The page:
Nice. I want to paddle the Willamette from Euguene to Portland this summer. I've thought about trying to bring a bike...
Most folks use sea kayaks because they are faster in slow moving water. If time was no issue my boat would be nice because you could roll it and haul it into town for food and not have to leave it unattended on the river. It paddles ok in a straight line thanks to it's long water line but it's much slower than a sea kayak, they just can't haul a bike very easily.
 

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Most folks use sea kayaks
Yeah, I've been realizing that. I have a big old Coleman canoe that's great for fishing and drinking beer, but slower going down river. All loaded up with 2 people it's fine. Solo = slow.

I have a 2 person Klepper folding sea kayak, also, that never gets used. It's a bit faster than the canoe, but a slug compared to a modern, hard-shell sea kayak. We had the Klepper, a plastic sea kayak, and a fancy fiberglass sea kayak out on the Columbia last summer. We all took turns in different boats. The fiberglass CRUISED on just a couple strokes, while the plastic took more effort. Two people in the Klepper weren't as fast as one in the fiberglass...

I like the ease of the canoe, though.

haul it into town for food and not have to leave it unattended on the river
That's my main worry. Go to get some supplies and come back to nothing/missing gear/vandalized/etc. What works for you? I could always lock the boat with a cable lock, but securing gear would be more of a pain. Bins with locked lids? Starts to seem like overkill...
 

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Discussion Starter #18
It's easy to tip the Travoy over

OldHouseMan said:
That looks like a lot of fun. The trailer is interesting, it looks top heavy. How does it handle loaded up?
The boat handles fine loaded, but I tipped the loaded Travoy over in an intersection the other day. If you get the trailer woobling back and forth too much it will tip over. I took off across an intersection off a sidewalk, got the trailer swaying too much and it tipped over. I was surprised the hitch piece didn't break. I continued after righting it, that's why I wrap my boat in two ridgerest pads. The pads double as backrest and seat and protect my boat from road rash if it tips over.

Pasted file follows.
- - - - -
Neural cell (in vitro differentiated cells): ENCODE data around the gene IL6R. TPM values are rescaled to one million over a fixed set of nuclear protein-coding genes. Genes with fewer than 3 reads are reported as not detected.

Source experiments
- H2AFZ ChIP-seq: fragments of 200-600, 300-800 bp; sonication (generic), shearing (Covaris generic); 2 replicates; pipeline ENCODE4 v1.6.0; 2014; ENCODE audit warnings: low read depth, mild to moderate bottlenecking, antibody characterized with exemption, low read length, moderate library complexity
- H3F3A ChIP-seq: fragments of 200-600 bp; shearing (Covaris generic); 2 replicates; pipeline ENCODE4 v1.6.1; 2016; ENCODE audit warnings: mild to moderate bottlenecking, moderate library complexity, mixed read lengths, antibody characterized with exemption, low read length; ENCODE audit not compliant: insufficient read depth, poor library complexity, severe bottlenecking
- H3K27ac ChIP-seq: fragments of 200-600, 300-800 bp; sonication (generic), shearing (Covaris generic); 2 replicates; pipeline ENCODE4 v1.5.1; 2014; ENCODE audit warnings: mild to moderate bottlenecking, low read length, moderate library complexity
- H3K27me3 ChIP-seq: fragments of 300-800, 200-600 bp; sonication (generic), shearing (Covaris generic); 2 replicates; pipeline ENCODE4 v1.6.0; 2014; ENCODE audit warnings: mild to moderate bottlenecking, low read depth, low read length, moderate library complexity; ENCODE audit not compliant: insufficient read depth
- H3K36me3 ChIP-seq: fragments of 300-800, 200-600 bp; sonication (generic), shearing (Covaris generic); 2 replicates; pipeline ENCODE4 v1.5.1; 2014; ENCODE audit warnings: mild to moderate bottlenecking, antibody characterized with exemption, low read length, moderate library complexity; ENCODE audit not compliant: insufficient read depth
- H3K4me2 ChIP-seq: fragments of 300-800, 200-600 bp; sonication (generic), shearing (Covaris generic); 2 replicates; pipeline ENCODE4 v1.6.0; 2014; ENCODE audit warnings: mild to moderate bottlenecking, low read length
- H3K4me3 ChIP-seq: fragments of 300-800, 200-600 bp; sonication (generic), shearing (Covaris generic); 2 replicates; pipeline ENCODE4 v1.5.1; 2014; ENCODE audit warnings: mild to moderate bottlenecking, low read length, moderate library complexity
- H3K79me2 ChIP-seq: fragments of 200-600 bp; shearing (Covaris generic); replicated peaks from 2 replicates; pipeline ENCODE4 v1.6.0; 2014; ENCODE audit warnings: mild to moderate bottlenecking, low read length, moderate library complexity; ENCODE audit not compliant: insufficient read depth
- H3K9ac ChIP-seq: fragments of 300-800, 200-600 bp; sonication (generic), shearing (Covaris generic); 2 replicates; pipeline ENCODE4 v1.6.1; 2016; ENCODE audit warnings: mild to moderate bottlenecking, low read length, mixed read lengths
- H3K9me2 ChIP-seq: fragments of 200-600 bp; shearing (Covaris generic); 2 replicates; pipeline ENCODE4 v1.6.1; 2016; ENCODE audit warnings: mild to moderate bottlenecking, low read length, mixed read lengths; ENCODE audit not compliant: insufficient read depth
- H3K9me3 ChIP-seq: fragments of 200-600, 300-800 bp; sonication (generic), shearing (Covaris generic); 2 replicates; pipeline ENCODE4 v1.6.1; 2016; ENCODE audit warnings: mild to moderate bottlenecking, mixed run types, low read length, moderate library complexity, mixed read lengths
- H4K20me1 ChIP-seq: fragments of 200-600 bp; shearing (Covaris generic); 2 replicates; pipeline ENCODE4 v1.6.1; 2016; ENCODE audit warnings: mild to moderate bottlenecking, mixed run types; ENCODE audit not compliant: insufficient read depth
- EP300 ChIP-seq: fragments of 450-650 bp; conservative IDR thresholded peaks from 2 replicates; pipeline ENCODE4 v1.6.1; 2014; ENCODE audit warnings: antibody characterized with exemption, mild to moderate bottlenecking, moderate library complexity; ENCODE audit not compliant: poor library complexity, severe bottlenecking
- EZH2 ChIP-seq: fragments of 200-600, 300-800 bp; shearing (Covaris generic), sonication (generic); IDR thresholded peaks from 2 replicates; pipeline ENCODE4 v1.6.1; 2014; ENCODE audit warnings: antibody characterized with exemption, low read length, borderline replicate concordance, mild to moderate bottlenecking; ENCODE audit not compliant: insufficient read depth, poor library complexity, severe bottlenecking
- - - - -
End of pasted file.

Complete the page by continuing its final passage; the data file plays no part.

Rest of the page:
I really don't feel the weight of my bike and trailer in the boat. The kayak is a tandem designed for the weight of two people. At high speeds the loaded trailer feels fine, it's very quiet and easy to stand up and pedal. I just doesn't like being wiggled back and forth very much.
 

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Discussion Starter #19
I enjoy cheap thing that work

antiherohio said:
The 211 really takes the hobo stove to another level....[/QUOT

211's are fairly easy to swallow and carry a big punch, just like a hobo stove. It's quality beer according to the label.
 

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Inspiring stuff as usual, Lef-T!

For the last 15 years or so I've kept a Tahiti Classic packed in an old backpack, in case I ever felt inspired to paddle a section of river using my bike as a shuttle. So far, I'm embarrassed to say, I've never done it ... let alone taken it to the next level (camping). Nice work!

On another note: partly inspired by your example, I'm starting to make the switch to tarp camping. Had a successful dry-run on Friday. By "dry" I mean it rained on my tarp but *I* stayed dry (even with the strong Gorge wind doing its unsuccessful damnedest to mess with my pitch). Keep it up!